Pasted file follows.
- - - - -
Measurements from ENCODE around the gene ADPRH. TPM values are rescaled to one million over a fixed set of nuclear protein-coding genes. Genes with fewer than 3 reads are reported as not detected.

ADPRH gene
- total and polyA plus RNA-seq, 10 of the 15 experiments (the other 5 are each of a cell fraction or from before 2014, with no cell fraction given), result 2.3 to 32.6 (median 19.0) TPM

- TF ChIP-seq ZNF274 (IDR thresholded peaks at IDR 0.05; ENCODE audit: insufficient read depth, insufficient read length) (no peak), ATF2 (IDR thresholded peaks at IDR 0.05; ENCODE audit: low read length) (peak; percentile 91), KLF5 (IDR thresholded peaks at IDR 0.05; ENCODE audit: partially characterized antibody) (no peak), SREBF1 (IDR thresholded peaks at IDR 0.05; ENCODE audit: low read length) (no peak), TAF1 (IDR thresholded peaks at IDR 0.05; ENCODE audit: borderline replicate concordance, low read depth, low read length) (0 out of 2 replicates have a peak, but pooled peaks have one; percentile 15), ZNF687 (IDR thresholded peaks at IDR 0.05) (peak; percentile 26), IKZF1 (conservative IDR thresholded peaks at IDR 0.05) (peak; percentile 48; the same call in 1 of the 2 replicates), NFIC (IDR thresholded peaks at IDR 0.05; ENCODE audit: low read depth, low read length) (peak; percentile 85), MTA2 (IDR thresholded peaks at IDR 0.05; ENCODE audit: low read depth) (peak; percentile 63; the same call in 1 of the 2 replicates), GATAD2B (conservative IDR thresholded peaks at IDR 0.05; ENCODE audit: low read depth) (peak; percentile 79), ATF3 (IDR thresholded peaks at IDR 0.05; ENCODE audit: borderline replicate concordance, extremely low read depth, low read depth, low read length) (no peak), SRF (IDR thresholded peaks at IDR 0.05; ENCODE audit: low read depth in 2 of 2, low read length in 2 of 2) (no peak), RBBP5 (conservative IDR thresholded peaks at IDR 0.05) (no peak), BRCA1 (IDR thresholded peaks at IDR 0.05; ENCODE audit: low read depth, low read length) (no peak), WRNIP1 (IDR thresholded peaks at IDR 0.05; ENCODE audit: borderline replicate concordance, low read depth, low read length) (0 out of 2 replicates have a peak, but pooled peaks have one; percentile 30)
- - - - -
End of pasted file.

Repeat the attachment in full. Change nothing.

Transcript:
Measurements from ENCODE around the gene ADPRH. TPM values are rescaled to one million over a fixed set of nuclear protein-coding genes. Genes with fewer than 3 reads are reported as not detected.

ADPRH gene
- total and polyA plus RNA-seq, 10 of the 15 experiments (the other 5 are each of a cell fraction or from before 2014, with no cell fraction given), result 2.3 to 32.6 (median 19.0) TPM

- TF ChIP-seq ZNF274 (IDR thresholded peaks at IDR 0.05; ENCODE audit: insufficient read depth, insufficient read length) (no peak), ATF2 (IDR thresholded peaks at IDR 0.05; ENCODE audit: low read length) (peak; percentile 91), KLF5 (IDR thresholded peaks at IDR 0.05; ENCODE audit: partially characterized antibody) (no peak), SREBF1 (IDR thresholded peaks at IDR 0.05; ENCODE audit: low read length) (no peak), TAF1 (IDR thresholded peaks at IDR 0.05; ENCODE audit: borderline replicate concordance, low read depth, low read length) (0 out of 2 replicates have a peak, but pooled peaks have one; percentile 15), ZNF687 (IDR thresholded peaks at IDR 0.05) (peak; percentile 26), IKZF1 (conservative IDR thresholded peaks at IDR 0.05) (peak; percentile 48; the same call in 1 of the 2 replicates), NFIC (IDR thresholded peaks at IDR 0.05; ENCODE audit: low read depth, low read length) (peak; percentile 85), MTA2 (IDR thresholded peaks at IDR 0.05; ENCODE audit: low read depth) (peak; percentile 63; the same call in 1 of the 2 replicates), GATAD2B (conservative IDR thresholded peaks at IDR 0.05; ENCODE audit: low read depth) (peak; percentile 79), ATF3 (IDR thresholded peaks at IDR 0.05; ENCODE audit: borderline replicate concordance, extremely low read depth, low read depth, low read length) (no peak), SRF (IDR thresholded peaks at IDR 0.05; ENCODE audit: low read depth in 2 of 2, low read length in 2 of 2) (no peak), RBBP5 (conservative IDR thresholded peaks at IDR 0.05) (no peak), BRCA1 (IDR thresholded peaks at IDR 0.05; ENCODE audit: low read depth, low read length) (no peak), WRNIP1 (IDR thresholded peaks at IDR 0.05; ENCODE audit: borderline replicate concordance, low read depth, low read length) (0 out of 2 replicates have a peak, but pooled peaks have one; percentile 30)